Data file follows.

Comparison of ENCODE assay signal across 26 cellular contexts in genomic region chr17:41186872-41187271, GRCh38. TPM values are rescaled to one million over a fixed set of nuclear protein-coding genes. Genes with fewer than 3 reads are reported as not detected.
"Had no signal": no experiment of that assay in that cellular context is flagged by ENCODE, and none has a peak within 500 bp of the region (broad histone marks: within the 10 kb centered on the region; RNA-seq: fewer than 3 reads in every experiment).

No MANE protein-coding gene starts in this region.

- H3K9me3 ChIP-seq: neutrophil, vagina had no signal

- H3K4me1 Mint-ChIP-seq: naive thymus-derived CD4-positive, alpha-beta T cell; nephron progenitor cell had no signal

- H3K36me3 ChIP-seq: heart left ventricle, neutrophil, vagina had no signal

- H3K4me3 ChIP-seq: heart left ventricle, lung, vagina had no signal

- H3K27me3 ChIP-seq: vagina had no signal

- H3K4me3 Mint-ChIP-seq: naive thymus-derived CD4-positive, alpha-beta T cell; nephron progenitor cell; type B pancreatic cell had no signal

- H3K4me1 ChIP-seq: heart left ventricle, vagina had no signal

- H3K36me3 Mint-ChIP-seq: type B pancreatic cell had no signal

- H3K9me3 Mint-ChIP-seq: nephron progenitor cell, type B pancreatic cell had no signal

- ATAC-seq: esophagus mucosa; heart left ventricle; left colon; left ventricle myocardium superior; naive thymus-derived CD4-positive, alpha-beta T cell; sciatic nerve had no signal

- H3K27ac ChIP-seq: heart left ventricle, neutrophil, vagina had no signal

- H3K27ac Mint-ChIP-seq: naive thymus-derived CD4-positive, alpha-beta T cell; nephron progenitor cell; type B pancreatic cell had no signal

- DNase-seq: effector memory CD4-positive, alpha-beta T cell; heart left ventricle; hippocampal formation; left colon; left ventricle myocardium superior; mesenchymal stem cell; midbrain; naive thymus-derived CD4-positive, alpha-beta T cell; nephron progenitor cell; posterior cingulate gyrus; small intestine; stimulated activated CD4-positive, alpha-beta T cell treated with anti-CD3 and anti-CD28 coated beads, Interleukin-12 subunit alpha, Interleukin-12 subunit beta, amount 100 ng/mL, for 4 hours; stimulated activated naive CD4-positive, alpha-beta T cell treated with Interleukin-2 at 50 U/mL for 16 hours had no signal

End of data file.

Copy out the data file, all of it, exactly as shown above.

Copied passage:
Comparison of ENCODE assay signal across 26 cellular contexts in genomic region chr17:41186872-41187271, GRCh38. TPM values are rescaled to one million over a fixed set of nuclear protein-coding genes. Genes with fewer than 3 reads are reported as not detected.
"Had no signal": no experiment of that assay in that cellular context is flagged by ENCODE, and none has a peak within 500 bp of the region (broad histone marks: within the 10 kb centered on the region; RNA-seq: fewer than 3 reads in every experiment).

No MANE protein-coding gene starts in this region.

- H3K9me3 ChIP-seq: neutrophil, vagina had no signal

- H3K4me1 Mint-ChIP-seq: naive thymus-derived CD4-positive, alpha-beta T cell; nephron progenitor cell had no signal

- H3K36me3 ChIP-seq: heart left ventricle, neutrophil, vagina had no signal

- H3K4me3 ChIP-seq: heart left ventricle, lung, vagina had no signal

- H3K27me3 ChIP-seq: vagina had no signal

- H3K4me3 Mint-ChIP-seq: naive thymus-derived CD4-positive, alpha-beta T cell; nephron progenitor cell; type B pancreatic cell had no signal

- H3K4me1 ChIP-seq: heart left ventricle, vagina had no signal

- H3K36me3 Mint-ChIP-seq: type B pancreatic cell had no signal

- H3K9me3 Mint-ChIP-seq: nephron progenitor cell, type B pancreatic cell had no signal

- ATAC-seq: esophagus mucosa; heart left ventricle; left colon; left ventricle myocardium superior; naive thymus-derived CD4-positive, alpha-beta T cell; sciatic nerve had no signal

- H3K27ac ChIP-seq: heart left ventricle, neutrophil, vagina had no signal

- H3K27ac Mint-ChIP-seq: naive thymus-derived CD4-positive, alpha-beta T cell; nephron progenitor cell; type B pancreatic cell had no signal

- DNase-seq: effector memory CD4-positive, alpha-beta T cell; heart left ventricle; hippocampal formation; left colon; left ventricle myocardium superior; mesenchymal stem cell; midbrain; naive thymus-derived CD4-positive, alpha-beta T cell; nephron progenitor cell; posterior cingulate gyrus; small intestine; stimulated activated CD4-positive, alpha-beta T cell treated with anti-CD3 and anti-CD28 coated beads, Interleukin-12 subunit alpha, Interleukin-12 subunit beta, amount 100 ng/mL, for 4 hours; stimulated activated naive CD4-positive, alpha-beta T cell treated with Interleukin-2 at 50 U/mL for 16 hours had no signal